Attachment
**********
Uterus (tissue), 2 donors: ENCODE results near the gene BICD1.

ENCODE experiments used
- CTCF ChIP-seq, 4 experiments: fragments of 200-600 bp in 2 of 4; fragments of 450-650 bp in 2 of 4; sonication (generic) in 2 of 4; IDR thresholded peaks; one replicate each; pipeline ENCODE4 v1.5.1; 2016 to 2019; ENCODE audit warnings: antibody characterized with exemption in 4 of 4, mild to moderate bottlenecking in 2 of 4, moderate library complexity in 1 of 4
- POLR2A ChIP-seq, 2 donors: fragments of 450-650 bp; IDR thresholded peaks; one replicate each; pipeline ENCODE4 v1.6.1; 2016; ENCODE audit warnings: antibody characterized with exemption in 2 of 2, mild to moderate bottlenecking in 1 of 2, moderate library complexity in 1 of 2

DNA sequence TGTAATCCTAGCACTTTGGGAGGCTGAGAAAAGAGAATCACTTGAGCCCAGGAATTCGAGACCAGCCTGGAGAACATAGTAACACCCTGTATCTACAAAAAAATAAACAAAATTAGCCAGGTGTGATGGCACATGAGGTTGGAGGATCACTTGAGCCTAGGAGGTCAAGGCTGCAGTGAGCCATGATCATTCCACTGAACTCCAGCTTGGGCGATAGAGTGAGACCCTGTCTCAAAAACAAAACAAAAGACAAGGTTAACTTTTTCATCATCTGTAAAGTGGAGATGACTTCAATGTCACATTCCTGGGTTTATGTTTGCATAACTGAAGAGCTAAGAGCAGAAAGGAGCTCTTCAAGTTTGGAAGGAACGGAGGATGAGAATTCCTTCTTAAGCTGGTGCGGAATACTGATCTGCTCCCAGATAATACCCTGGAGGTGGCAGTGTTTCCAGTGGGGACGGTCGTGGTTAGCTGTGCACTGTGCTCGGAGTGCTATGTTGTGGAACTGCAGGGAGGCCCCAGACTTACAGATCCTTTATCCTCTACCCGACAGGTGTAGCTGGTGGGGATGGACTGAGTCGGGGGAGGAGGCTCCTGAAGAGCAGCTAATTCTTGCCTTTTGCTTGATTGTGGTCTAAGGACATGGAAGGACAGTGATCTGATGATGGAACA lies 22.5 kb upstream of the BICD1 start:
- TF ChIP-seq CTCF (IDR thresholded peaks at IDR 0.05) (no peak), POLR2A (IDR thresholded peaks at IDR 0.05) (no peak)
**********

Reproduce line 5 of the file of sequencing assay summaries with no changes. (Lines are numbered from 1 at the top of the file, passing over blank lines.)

DNA sequence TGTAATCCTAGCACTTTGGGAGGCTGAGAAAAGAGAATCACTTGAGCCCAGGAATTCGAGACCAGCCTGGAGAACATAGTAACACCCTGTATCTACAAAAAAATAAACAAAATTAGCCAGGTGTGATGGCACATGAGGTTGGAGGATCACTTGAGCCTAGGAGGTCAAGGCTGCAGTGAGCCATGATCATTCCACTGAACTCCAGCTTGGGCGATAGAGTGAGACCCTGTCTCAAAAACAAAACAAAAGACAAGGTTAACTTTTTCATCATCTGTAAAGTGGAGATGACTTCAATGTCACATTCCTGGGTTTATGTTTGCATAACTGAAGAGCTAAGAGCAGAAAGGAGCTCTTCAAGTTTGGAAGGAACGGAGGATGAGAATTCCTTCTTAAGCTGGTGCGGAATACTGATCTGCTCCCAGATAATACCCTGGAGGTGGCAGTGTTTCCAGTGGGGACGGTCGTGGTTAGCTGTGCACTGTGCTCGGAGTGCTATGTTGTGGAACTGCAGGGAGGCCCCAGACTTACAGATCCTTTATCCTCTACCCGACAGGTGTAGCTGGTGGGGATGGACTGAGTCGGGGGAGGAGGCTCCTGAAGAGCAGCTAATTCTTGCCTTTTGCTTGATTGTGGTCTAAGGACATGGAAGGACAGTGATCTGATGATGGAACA lies 22.5 kb upstream of the BICD1 start: